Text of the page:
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Digital Subscriptions > Skeptical Inquirer > March April 2017 > The John Maddox Prize Nomination for Elizabeth Loftus

The John Maddox Prize Nomination for Elizabeth Loftus

Here are extended excerpts from Goldsmiths College (University of London) psychology professor Chris French’s letter nominating Elizabeth Loftus for the 2016 John Maddox Prize (see News and Comment, p. 7).

I would like to nominate Professor Elizabeth Loftus for the John Maddox Prize. She is an outstanding candidate with respect to all of the listed criteria:

● How clearly the individual communicated good science, despite adversity.

● The level of responsibility they took for public debate, and going above and beyond their job requirements.

● How effectively they placed the evidence in the wider debate and engaged others.

Biography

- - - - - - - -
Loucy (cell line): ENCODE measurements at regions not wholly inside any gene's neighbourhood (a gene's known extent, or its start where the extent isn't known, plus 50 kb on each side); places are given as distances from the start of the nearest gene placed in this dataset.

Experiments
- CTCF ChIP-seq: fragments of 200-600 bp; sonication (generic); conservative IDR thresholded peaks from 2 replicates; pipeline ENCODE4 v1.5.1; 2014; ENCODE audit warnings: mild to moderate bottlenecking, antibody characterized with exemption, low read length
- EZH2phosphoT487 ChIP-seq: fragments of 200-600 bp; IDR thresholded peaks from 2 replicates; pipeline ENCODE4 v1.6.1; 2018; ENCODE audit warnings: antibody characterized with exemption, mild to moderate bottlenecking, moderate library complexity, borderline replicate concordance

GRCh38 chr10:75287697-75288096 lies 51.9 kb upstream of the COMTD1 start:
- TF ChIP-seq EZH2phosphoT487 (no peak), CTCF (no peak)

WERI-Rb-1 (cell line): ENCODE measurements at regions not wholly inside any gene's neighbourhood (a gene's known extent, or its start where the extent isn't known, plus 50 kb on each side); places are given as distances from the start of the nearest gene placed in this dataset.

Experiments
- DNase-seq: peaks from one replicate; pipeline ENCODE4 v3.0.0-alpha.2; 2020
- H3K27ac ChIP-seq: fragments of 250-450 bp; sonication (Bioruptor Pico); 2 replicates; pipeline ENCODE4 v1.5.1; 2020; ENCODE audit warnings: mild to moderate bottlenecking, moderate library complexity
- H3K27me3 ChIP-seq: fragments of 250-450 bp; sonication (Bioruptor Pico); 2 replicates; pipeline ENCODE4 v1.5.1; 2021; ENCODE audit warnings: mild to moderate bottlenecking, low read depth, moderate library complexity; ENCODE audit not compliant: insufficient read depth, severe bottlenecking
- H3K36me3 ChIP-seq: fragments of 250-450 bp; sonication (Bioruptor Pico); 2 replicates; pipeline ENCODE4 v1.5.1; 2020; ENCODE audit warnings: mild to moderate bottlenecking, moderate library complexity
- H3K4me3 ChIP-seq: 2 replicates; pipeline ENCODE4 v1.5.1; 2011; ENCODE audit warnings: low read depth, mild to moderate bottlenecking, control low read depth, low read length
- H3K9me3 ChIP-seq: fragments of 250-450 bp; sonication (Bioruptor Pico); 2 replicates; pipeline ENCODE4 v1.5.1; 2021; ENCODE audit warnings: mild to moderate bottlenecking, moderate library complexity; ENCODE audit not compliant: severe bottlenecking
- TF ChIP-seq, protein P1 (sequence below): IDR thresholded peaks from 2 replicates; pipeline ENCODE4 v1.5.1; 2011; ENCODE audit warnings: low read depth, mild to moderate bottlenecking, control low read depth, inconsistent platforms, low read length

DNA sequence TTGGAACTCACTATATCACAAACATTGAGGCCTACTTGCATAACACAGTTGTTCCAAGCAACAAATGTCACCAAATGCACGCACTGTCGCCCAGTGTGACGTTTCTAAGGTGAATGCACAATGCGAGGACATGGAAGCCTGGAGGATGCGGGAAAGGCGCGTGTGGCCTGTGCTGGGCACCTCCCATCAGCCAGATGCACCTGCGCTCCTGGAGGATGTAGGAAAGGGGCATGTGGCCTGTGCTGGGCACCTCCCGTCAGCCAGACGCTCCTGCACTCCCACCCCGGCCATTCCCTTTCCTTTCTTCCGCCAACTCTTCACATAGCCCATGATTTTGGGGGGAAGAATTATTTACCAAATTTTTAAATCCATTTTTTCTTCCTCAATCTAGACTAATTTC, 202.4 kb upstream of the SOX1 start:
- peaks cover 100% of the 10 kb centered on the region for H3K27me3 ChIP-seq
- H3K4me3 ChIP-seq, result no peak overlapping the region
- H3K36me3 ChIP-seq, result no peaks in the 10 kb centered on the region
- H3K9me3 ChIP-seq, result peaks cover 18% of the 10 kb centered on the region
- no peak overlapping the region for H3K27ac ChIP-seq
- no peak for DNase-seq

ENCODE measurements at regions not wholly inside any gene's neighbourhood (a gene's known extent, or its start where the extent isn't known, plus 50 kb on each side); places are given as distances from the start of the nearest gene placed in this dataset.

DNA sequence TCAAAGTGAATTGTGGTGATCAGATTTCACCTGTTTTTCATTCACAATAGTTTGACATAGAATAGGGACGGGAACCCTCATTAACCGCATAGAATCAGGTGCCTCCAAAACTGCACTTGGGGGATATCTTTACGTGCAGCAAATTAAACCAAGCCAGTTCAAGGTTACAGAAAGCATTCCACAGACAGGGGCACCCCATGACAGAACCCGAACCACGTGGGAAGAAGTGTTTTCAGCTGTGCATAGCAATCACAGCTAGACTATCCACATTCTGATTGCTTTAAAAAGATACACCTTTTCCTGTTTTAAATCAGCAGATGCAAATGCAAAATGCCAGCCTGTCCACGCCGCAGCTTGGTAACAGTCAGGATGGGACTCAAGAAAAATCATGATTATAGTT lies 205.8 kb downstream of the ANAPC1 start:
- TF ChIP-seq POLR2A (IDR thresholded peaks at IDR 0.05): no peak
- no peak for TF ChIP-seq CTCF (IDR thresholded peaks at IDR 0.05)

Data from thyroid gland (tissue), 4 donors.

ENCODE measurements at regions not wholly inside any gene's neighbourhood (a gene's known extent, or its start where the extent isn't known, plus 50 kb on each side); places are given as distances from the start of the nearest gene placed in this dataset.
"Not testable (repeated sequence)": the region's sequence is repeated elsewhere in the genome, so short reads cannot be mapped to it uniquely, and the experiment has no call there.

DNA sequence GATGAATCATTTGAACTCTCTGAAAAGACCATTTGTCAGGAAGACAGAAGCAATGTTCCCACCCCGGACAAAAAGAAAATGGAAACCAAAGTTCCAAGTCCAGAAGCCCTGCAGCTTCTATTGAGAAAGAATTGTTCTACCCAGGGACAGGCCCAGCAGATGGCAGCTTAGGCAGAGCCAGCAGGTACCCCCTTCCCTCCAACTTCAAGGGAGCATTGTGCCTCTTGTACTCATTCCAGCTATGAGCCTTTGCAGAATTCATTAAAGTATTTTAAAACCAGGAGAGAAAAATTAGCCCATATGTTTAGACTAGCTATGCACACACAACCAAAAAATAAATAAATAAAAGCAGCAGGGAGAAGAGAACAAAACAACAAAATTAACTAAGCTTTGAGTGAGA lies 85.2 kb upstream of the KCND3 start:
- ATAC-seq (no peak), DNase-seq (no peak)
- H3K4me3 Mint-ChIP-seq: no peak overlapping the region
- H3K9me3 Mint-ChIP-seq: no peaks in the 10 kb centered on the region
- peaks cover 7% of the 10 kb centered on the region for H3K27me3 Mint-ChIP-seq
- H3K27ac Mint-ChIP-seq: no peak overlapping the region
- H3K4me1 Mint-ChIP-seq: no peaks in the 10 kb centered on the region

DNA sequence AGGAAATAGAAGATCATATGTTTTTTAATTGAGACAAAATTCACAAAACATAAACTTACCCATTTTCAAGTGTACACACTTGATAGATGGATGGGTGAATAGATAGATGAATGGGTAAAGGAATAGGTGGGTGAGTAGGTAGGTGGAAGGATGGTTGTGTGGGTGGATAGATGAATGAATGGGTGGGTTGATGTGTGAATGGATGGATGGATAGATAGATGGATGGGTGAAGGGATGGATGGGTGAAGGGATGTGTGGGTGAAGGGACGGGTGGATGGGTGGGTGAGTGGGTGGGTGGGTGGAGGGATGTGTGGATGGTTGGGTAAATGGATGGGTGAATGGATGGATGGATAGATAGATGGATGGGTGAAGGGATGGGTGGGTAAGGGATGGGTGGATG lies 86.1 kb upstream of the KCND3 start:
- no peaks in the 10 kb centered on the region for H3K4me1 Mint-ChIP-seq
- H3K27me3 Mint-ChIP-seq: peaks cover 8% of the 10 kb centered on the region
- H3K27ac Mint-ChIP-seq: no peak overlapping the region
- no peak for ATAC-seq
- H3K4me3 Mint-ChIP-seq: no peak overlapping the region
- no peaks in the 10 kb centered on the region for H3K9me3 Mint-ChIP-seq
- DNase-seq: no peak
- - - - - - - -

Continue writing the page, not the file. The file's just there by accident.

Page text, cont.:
Elizabeth Loftus (usually referred to as “Beth”) spent almost three decades at the University of Washington, Seattle. She was determined to carry out research with direct relevance to real-world issues and thus became the world’s leading researcher in the area of the unreliability of eyewitness testimony. Her innovative studies showed convincingly how leading questions could influence witness reports. For example, if participants are shown a video clip of two cars colliding, participants will give different estimates of speed depending upon whether the cars are described as “making contact with,” “colliding with,” or “smashing into” each other. Her research also demonstrated what has become known as the misinformation effect. This occurs when, after viewing an event, a witness is subtly presented with misinformation about that event. For example, a questionnaire administered after the event might include a question asking, “What was the color of the car next to the stop sign?” In fact, the sign was not a stop sign, but when memory is tested some time later the misinformed witnesses are more likely to report that they did indeed see one. Such effects are amongst the most robust and widely replicated within the discipline and are routinely described in virtually every introductory psychology textbook. Her book, Eyewitness Testimony, won a National Media Award for a Distinguished Contribution from the American Psychological Foundation. The implications of such work for the criminal justice system are obvious and, as a result, Elizabeth Loftus has been called as an expert witness in hundreds of criminal cases, including high profile cases such as Ted Bundy, the Hillside Strangler, and Oklahoma City bomber Timothy McVeigh. Loftus took the greatest pleasure in helping to acquit those whom she believed had been falsely accused of brutal crimes on the basis of faulty eyewitness testimony.

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